Mind the middle-class voter

Over the last several weeks, Newt Gingrich, Tim Pawlenty and Mitt Romney sounded different themes and emphasized different things during their announcement speeches, but they all made the same glaring omission. Not once during their announcements did they say the phrase “middle class.” 

But if any of these candidates — or any other Republican, for that matter — hopes to have a chance against Barack Obama, he or she will have to win the middle-class vote convincingly.

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Most Americans think they are in the middle class. Some might think they are in the upper middle class, and some might think that they are in the lower middle class, but relatively few think of themselves as being very rich or very poor, even if they have a bunch of money piled up or if they don’t have two nickels they can rub together. 

America’s strength comes from its middle class. 

And middle-class America is under considerable strain.  

Wages for the middle class are stagnant, and have been stagnant for a decade. Many people stay in their jobs because they fear that if they leave, they won’t get another one. But prices, for food, commodities and especially energy, have increased, putting a great squeeze on middle-class families.  

House values in Middle America, especially in suburbia, have taken a tremendous hit. For most middle-class families, their biggest single investment is their home. But that investment has turned out to be a complete flop.  

For many middle-class families, the road to prosperity starts with a stop at a university. But college is becoming unaffordable for middle-class parents, and more and more kids wonder if the loans that they are forced to take out are worth it.  

President Obama has done nothing to fix any of these problems. His spending programs have done nothing to ease the strain on middle-class families. Wages haven’t gone up because unemployment has not gone down under the president’s watch. House values haven’t stabilized because the president doesn’t have a workable plan to inspire confidence in the sector. The president hasn’t lifted a finger to help middle-class families deal with the high cost of education.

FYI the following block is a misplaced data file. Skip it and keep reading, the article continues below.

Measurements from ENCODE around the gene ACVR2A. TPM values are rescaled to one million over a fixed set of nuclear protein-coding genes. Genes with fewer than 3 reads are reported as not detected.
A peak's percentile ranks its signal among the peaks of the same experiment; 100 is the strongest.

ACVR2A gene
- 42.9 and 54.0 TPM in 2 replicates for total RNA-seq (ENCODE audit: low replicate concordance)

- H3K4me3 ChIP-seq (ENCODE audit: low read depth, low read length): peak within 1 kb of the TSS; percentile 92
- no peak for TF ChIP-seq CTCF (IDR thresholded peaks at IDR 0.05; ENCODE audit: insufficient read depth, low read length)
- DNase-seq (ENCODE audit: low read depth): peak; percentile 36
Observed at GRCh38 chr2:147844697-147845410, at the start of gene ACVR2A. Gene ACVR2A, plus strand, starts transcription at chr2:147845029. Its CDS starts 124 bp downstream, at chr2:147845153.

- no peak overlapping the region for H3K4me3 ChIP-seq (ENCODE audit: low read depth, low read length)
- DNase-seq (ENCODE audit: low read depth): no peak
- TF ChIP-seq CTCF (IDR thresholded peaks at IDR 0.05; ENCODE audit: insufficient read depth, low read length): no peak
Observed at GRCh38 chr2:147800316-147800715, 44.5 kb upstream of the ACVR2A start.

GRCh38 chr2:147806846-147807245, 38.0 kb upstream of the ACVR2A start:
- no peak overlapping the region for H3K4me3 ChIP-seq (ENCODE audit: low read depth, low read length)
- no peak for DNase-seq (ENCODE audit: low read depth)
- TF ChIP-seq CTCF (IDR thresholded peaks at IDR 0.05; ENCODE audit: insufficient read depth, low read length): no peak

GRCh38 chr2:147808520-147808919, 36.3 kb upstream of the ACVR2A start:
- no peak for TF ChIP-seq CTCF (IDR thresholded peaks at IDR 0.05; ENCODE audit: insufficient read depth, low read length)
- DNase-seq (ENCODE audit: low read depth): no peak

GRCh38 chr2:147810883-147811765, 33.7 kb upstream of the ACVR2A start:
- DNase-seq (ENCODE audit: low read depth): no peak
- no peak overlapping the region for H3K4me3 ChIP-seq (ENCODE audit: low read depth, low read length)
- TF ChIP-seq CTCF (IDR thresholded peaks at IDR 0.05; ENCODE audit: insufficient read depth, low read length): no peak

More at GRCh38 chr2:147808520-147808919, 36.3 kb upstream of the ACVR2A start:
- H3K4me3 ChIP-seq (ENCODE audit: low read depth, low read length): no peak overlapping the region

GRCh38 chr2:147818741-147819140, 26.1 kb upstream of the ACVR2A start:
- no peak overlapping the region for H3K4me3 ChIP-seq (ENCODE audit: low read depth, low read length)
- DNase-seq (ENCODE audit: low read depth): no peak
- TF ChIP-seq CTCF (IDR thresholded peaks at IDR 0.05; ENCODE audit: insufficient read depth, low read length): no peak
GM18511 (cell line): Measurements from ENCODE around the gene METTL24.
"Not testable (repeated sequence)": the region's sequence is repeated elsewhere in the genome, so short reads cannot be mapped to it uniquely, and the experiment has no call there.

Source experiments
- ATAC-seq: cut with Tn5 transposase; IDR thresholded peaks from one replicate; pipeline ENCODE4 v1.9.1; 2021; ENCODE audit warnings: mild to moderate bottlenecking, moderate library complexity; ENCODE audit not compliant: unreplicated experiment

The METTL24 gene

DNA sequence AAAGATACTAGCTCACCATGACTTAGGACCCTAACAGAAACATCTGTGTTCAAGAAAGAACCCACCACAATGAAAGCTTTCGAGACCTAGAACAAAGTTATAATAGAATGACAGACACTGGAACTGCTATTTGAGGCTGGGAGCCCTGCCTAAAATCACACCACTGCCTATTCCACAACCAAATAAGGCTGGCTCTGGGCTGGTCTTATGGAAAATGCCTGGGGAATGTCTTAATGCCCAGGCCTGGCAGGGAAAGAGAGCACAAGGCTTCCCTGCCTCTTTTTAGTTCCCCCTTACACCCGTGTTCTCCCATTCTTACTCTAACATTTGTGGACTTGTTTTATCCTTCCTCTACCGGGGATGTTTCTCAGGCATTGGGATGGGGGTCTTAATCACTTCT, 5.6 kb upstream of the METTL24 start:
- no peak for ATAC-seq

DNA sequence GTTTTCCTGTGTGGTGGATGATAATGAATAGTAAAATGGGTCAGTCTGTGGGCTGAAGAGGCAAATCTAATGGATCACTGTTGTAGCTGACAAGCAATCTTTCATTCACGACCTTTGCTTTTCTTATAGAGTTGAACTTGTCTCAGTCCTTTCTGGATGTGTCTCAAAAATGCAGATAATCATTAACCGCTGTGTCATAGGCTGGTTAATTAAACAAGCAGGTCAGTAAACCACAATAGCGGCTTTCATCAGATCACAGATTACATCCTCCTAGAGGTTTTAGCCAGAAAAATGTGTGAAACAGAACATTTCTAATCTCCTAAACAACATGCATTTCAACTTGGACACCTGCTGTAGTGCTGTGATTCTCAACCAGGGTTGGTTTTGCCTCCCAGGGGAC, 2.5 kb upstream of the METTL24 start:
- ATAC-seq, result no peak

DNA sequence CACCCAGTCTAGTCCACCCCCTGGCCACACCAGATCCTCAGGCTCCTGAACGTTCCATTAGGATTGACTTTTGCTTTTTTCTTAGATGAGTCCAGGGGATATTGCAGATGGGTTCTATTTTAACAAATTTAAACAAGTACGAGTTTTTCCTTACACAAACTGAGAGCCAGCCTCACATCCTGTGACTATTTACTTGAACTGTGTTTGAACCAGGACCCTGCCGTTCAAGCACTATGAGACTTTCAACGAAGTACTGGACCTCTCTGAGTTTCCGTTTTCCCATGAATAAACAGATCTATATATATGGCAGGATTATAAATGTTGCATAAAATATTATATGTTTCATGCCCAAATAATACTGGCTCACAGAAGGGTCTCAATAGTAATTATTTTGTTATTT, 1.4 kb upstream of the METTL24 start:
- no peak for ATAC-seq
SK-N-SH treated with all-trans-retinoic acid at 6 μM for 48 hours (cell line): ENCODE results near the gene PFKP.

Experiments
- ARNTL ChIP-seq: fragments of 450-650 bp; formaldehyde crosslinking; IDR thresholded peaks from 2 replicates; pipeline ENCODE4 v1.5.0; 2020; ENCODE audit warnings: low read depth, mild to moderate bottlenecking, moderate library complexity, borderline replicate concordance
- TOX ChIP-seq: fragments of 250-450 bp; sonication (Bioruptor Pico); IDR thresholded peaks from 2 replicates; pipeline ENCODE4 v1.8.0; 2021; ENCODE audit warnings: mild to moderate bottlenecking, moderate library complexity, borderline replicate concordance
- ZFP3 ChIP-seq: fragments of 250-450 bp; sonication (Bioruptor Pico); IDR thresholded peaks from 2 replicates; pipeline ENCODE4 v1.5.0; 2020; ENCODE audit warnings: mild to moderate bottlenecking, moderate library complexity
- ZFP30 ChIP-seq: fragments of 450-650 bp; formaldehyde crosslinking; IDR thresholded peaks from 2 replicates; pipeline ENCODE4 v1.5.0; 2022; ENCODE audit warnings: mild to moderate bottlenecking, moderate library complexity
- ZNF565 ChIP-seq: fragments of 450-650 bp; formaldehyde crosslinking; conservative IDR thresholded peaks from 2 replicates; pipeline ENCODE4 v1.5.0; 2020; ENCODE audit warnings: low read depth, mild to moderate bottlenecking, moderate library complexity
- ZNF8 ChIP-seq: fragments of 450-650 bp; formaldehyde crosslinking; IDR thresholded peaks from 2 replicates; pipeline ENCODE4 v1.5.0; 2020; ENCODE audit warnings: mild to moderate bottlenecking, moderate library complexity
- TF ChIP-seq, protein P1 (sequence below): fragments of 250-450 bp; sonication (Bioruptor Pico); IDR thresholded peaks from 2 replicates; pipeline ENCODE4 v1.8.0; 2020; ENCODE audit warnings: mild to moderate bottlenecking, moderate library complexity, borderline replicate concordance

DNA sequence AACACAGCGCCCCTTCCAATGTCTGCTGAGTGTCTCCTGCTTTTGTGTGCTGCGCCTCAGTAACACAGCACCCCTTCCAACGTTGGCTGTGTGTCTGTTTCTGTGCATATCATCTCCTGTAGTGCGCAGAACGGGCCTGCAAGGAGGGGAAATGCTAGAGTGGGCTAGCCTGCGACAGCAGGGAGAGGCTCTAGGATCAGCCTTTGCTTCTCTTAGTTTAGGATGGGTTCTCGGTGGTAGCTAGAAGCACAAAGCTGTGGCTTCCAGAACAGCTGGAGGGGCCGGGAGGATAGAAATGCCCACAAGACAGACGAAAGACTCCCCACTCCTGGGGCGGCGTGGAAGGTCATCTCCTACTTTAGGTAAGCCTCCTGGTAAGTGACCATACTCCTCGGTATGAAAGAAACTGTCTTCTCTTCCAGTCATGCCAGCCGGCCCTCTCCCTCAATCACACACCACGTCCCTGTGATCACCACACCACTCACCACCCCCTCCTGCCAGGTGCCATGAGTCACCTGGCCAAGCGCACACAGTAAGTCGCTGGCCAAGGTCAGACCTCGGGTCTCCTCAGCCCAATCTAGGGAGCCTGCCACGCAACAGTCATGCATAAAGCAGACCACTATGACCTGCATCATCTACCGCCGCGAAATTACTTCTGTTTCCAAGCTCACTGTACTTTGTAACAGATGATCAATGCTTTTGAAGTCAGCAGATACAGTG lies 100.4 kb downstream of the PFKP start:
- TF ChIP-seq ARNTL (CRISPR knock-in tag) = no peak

Obama, the arugula eater, is not a natural middle-class kind of guy. He tends to think that middle-class voters, especially those who own guns or go to church, are angry or delusional. He drinks a beer every once in a while (e.g., the Beer Summit or the pint in Ireland), but that doesn’t mean he is particularly sympathetic to the concerns of the middle class. 

His healthcare law put a greater burden on middle-class voters to pay for the healthcare for those at the bottom of the economic ladder. His one priority on college education was to get free education to the children of illegal immigrants. The middle class didn’t think his stimulus spending helped them very much, which is one very big reason why they turned against it. 

Talking about the middle class is but a starting point for the Republican candidates. They also have to propose some things that actually give middle-class Americans a stronger sense of economic security. 

They have to propose plans to deal with the high cost of college. They have to come up with real plans to stabilize the housing market. They have to understand why wages have stagnated and better appreciate how to lift the burden from the backs of middle-class workers.  

Republicans have a very good shot at winning the middle-class vote. The president has ignored them, and his policies have alienated them. It would help if the Republican candidates would actually mention the middle class in their stump speeches. Somebody has to start fighting for the middle class. It sure isn’t going to be Barack 
Obama.

Feehery is president of Quinn 
Gillespie Communications and 
spent 15 years working in the 
House Republican leadership. He is 
a contributor to The Hill’s Pundits Blog and blogs at thefeeherytheory.com.